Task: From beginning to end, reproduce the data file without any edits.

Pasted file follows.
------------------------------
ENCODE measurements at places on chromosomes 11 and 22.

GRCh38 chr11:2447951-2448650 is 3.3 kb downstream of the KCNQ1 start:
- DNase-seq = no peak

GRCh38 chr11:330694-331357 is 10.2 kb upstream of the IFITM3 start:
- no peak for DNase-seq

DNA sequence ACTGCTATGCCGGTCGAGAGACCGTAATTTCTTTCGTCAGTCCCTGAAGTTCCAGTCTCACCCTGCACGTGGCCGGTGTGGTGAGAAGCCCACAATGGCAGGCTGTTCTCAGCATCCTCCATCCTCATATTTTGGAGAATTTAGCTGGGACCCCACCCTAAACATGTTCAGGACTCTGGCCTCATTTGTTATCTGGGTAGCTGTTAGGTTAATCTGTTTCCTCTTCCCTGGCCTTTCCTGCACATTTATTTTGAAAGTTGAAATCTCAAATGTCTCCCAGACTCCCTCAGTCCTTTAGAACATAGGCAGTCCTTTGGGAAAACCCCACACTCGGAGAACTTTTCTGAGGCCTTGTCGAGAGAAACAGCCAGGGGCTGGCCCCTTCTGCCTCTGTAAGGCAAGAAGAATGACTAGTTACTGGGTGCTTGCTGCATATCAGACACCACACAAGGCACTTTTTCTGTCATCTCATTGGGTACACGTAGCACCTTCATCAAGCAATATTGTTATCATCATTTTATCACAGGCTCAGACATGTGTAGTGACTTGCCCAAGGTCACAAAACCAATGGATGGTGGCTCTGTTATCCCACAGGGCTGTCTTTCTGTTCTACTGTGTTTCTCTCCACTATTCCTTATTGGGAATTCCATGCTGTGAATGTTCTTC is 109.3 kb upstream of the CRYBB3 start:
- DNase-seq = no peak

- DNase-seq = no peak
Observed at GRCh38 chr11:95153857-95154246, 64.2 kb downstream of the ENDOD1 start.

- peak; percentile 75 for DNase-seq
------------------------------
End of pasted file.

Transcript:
ENCODE measurements at places on chromosomes 11 and 22.

GRCh38 chr11:2447951-2448650 is 3.3 kb downstream of the KCNQ1 start:
- DNase-seq = no peak

GRCh38 chr11:330694-331357 is 10.2 kb upstream of the IFITM3 start:
- no peak for DNase-seq

DNA sequence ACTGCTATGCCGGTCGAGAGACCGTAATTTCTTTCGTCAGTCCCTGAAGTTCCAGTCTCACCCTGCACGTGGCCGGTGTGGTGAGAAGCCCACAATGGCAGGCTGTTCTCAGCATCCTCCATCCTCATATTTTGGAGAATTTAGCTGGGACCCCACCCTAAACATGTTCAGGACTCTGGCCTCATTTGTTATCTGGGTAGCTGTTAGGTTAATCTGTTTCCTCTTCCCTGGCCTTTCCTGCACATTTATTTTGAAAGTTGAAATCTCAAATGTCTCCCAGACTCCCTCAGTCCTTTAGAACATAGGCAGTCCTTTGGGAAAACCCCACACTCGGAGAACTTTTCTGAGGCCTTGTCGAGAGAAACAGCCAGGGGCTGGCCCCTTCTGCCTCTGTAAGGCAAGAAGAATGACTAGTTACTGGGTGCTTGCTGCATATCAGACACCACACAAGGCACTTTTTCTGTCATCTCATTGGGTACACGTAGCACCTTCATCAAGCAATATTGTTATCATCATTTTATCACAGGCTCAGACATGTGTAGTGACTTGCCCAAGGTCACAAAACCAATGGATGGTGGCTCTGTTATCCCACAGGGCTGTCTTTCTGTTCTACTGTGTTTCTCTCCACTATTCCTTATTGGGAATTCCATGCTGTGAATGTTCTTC is 109.3 kb upstream of the CRYBB3 start:
- DNase-seq = no peak

- DNase-seq = no peak
Observed at GRCh38 chr11:95153857-95154246, 64.2 kb downstream of the ENDOD1 start.

- peak; percentile 75 for DNase-seq